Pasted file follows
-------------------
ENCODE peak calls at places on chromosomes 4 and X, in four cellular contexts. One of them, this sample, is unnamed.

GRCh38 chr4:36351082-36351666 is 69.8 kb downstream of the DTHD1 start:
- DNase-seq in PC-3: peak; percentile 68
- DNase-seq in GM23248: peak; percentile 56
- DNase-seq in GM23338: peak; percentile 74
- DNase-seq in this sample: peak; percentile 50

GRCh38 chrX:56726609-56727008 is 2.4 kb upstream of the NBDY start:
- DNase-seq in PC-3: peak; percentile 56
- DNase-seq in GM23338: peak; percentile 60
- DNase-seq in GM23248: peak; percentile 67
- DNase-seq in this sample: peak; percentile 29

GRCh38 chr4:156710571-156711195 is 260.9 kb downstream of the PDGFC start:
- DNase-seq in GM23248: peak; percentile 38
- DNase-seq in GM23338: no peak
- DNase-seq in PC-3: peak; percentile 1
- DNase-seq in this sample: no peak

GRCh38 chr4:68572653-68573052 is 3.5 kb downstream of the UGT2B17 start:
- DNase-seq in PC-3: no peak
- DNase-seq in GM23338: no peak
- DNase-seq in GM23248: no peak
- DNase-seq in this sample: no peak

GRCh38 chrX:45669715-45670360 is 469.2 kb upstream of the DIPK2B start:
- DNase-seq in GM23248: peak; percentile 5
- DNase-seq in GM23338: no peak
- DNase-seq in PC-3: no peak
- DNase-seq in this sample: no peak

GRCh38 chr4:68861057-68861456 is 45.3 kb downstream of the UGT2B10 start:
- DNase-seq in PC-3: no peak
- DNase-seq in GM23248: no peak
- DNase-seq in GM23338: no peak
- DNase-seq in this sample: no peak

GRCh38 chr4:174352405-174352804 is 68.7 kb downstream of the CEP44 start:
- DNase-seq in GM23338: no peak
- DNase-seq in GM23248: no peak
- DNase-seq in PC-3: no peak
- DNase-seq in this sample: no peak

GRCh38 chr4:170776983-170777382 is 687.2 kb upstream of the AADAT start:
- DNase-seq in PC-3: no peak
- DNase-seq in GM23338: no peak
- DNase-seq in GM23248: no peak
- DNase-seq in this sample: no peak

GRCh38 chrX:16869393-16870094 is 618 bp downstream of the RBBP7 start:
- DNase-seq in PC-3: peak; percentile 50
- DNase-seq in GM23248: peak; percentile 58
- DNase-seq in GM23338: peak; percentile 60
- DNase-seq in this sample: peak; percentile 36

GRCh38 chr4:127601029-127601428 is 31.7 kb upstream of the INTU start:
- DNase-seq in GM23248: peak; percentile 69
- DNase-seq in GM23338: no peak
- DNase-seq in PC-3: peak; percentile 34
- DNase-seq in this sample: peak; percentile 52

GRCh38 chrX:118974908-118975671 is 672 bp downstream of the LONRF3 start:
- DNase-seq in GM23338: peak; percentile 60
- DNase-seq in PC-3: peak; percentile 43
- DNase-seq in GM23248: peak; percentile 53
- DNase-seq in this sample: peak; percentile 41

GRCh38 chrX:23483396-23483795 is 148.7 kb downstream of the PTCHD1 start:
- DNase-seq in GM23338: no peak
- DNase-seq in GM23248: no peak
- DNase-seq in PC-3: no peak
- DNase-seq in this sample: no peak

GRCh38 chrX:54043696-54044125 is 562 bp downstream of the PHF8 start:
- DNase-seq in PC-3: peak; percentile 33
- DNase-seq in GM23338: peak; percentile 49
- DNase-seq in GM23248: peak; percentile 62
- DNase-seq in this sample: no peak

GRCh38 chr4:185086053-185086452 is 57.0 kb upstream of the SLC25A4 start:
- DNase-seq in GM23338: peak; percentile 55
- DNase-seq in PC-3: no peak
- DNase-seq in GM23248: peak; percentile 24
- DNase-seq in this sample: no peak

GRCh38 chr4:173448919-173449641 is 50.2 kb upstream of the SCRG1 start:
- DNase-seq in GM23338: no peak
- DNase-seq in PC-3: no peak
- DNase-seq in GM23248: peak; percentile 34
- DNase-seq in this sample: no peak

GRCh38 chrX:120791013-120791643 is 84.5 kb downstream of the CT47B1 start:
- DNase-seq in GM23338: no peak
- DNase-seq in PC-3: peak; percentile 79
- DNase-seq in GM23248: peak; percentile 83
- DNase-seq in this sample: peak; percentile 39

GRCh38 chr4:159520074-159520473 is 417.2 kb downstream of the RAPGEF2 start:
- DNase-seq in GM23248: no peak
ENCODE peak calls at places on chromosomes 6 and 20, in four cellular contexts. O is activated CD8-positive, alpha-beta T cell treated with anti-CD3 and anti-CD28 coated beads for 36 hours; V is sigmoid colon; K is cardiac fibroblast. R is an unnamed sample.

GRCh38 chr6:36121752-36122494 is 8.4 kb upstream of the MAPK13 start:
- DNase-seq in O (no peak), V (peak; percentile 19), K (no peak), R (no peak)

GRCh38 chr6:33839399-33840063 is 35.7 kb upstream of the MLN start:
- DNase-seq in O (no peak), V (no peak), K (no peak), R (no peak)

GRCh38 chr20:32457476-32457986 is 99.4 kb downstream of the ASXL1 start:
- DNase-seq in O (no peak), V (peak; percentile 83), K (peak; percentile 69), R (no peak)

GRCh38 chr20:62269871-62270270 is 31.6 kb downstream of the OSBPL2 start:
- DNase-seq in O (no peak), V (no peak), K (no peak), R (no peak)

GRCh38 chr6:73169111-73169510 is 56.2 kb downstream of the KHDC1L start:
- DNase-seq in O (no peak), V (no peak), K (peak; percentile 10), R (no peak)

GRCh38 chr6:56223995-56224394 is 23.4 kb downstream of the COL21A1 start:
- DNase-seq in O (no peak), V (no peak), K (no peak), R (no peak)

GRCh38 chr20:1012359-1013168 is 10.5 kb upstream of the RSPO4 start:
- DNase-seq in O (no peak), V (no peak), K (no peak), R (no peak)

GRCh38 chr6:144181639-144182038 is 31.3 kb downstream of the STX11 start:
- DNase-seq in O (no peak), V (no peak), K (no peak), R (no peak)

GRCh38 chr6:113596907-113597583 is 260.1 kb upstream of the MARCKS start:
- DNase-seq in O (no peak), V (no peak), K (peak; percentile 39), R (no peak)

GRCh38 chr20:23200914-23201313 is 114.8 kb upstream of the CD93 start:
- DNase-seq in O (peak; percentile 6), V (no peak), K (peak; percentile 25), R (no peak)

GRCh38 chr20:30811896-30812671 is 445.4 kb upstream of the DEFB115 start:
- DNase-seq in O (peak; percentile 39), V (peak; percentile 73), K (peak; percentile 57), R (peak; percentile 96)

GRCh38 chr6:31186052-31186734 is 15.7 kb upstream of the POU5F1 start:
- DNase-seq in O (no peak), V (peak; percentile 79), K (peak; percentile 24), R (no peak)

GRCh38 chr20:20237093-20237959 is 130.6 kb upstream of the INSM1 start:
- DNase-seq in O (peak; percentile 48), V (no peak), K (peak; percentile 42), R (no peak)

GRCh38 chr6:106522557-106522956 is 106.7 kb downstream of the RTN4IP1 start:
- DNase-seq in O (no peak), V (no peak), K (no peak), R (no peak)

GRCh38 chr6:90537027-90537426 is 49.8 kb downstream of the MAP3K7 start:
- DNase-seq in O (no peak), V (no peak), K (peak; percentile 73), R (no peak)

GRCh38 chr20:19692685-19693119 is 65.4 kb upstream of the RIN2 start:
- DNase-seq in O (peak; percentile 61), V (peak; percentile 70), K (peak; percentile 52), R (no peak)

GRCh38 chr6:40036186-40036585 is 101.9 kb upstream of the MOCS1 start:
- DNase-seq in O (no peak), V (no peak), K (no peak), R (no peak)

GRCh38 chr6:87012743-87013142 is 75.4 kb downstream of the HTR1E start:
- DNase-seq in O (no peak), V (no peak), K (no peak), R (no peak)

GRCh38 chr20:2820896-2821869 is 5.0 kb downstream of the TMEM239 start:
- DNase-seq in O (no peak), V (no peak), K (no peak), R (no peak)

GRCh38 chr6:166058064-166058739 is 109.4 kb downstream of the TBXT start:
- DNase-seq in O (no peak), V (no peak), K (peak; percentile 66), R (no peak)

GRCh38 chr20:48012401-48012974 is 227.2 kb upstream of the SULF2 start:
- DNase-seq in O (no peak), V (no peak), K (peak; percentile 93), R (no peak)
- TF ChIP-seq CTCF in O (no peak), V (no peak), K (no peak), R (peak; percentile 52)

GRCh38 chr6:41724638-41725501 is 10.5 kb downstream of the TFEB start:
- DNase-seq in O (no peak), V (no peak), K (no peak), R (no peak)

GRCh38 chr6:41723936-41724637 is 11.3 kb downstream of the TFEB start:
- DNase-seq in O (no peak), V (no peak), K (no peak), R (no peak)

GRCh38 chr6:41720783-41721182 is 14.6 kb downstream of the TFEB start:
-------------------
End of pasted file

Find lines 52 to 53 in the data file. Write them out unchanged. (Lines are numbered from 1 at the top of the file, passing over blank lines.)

GRCh38 chrX:118974908-118975671 is 672 bp downstream of the LONRF3 start:
- DNase-seq in GM23338: peak; percentile 60